They suggested that perhaps Russia could take in some of the Scots-Irish refugees and while the Russians did make a big show of accepting a handful of token immigrants, no real solution was to be found in that area.
North Carolina, Tennessee, and George did a lot of business with Russia, and they did not want the ruble-train cut off.
The Cherokee also did a lot of business with Russia as well, and while the Cherokee built their own excellent weapons for their own highly skilled armed forces, they bought a lot of Russian weapons as well. The Russians, to keep this lucrative market open, gave the Cherokee a lot of rubles in aid, far more rubles than they doled out to the Scots-Irish of North Carolina, Tennessee, and Georgia.
And that is where things stand right now.
- If you were a Scots-Irish living in Cherokee controlled territory or in a refugee camp, would you passively accept your fate?
- If the answer to the above is “no” then aren’t you also arguing the Palestinians shouldn’t passively accept their fate?
- Solving the Middle East dilemma, especially in regards to Israel, ain’t that easy, is it?
That is the very first thing every officer is taught in military school.
All laws, even the most mundane, end in the death penalty.
They have to.
If you get a parking ticket…
…and you refuse to pay it…
…and you resist the state’s attempt to collect…
…you must either agree challenge their interpretation through their own courts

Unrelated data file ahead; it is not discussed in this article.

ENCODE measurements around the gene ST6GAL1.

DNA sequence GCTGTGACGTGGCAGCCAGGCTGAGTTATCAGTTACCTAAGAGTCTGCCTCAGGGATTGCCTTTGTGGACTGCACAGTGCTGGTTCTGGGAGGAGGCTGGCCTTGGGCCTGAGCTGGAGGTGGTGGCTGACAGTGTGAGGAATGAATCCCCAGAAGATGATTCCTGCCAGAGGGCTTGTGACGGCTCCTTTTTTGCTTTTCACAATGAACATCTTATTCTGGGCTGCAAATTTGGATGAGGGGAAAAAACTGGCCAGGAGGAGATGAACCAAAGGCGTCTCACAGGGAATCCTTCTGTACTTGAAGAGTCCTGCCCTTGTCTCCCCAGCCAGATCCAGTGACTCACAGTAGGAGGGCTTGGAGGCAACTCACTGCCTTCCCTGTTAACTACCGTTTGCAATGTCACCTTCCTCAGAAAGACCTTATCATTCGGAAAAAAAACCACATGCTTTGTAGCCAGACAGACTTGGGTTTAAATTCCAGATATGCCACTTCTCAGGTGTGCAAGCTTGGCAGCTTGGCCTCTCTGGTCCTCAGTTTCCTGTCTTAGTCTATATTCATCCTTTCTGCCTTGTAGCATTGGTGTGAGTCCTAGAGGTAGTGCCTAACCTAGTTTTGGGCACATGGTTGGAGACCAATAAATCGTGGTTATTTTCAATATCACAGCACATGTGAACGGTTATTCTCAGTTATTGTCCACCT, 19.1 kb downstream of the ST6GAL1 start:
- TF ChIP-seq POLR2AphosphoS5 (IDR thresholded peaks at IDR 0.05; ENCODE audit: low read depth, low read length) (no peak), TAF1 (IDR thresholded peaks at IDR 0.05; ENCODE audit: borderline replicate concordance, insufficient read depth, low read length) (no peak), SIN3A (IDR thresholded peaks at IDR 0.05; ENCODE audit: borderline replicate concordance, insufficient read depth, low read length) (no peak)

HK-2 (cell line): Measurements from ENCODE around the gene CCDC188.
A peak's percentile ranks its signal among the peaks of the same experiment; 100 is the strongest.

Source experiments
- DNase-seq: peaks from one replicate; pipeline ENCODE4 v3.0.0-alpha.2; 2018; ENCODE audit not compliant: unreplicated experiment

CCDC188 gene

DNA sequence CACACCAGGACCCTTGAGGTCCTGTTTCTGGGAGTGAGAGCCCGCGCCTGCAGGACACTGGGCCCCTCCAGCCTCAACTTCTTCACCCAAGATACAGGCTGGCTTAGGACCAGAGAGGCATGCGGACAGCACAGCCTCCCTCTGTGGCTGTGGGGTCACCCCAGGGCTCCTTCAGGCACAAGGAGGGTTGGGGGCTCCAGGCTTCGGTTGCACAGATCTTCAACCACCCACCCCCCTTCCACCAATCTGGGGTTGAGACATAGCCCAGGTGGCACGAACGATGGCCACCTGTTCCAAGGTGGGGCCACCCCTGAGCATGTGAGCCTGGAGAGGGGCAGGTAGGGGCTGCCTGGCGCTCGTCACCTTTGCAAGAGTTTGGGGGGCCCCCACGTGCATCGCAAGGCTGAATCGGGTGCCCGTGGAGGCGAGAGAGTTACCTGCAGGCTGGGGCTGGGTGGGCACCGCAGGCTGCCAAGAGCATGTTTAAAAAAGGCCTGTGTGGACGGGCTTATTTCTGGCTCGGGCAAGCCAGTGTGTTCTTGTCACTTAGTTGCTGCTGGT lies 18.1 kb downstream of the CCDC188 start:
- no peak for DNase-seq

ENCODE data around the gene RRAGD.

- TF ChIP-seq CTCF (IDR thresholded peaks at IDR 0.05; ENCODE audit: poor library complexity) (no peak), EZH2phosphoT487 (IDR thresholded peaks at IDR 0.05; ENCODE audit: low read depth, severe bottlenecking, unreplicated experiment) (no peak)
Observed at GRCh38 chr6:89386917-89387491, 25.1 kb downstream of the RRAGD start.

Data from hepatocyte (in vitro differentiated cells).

(thus tacitly agreeing they have the authority to take your property)
…or you flee their jurisdiction
(and thus tacitly agreeing they have the authority to take your property)
…or you must passively surrender
(which again tacitly agrees they have the authority they claim)
…or you physically resist…
…and you either resist and win
(thus destroying the state and its authority)
…or you lose…
…and they kill you…
The state cannot allow its authority to go unchallenged.
And absolutely this includes the most benign, citizen-participatory grass-roots democracies imaginable. The state cannot pass laws unless they can enforce the laws, and they cannot ignore those who refuse to acknowledge their authority.
This includes those within the government who are corrupt or attempt to circumvent the law for their own purposes. Those officials must be identified and brought in line with the true authority of the state, or else the state loses all credibility as a governing force.